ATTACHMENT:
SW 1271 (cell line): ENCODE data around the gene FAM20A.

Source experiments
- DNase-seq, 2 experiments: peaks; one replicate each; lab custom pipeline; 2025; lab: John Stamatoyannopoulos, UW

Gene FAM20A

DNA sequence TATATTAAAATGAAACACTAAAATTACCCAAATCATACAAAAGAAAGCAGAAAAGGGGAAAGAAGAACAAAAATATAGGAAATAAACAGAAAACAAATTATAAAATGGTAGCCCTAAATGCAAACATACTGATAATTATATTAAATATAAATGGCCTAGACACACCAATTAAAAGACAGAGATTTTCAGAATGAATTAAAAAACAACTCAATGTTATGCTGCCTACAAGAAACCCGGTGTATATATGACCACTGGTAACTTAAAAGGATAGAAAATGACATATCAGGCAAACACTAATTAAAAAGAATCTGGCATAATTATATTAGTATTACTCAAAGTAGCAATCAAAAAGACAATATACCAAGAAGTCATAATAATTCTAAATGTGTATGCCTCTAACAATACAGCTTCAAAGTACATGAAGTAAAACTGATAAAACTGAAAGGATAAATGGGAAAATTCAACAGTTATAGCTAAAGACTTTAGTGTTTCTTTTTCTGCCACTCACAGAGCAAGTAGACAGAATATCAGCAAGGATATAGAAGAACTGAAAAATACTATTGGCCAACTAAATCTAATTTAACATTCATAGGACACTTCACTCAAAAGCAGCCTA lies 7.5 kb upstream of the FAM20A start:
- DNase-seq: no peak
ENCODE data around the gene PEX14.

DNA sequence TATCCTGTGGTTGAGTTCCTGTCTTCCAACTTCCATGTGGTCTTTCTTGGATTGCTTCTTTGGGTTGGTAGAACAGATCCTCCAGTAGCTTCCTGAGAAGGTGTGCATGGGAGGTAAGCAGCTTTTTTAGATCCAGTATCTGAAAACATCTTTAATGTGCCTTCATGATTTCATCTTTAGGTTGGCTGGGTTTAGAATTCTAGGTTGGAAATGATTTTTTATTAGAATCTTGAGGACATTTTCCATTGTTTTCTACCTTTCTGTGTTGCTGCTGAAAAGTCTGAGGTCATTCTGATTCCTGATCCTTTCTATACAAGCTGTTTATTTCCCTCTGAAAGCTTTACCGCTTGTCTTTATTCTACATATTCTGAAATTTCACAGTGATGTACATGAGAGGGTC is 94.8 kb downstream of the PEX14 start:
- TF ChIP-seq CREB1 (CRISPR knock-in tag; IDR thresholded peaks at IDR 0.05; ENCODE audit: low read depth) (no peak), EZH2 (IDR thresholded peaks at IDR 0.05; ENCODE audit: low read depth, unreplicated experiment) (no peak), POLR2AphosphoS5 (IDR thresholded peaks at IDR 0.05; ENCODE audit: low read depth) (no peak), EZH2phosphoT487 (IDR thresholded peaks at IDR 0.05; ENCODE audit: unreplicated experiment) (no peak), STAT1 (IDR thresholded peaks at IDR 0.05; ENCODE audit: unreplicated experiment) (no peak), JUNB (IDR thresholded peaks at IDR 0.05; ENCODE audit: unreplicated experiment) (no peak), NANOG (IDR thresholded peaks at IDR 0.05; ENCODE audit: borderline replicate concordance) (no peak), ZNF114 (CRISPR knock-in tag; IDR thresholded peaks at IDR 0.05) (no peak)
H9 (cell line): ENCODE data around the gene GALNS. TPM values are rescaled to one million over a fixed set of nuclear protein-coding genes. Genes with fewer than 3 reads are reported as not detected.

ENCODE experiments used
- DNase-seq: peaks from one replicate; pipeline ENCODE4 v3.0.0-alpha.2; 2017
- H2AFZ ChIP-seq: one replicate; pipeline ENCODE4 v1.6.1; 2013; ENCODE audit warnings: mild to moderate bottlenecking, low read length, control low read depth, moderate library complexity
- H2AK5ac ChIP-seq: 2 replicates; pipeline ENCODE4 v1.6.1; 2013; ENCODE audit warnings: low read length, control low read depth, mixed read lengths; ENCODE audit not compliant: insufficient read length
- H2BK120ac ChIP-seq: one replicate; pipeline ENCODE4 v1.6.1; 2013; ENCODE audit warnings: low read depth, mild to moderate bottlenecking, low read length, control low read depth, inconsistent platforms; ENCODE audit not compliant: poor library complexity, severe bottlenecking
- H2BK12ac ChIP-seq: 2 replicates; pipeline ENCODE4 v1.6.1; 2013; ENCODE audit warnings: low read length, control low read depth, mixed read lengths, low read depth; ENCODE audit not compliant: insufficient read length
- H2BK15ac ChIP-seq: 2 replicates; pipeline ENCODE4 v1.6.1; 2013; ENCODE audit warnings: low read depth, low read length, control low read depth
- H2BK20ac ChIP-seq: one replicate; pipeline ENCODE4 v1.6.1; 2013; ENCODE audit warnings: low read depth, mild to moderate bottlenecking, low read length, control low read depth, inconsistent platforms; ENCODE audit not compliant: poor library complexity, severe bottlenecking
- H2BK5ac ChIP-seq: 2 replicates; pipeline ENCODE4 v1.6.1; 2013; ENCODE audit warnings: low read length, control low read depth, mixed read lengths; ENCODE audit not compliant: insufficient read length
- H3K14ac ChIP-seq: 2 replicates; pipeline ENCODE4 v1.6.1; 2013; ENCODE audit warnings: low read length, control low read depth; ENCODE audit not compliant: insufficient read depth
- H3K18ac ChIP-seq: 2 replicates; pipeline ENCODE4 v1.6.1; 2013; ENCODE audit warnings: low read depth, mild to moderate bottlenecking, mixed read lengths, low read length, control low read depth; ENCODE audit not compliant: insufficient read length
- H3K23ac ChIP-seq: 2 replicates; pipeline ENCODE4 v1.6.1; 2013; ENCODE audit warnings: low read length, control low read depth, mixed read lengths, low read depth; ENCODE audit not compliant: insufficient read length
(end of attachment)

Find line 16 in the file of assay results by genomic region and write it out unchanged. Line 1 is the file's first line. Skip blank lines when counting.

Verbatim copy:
- H2BK12ac ChIP-seq: 2 replicates; pipeline ENCODE4 v1.6.1; 2013; ENCODE audit warnings: low read length, control low read depth, mixed read lengths, low read depth; ENCODE audit not compliant: insufficient read length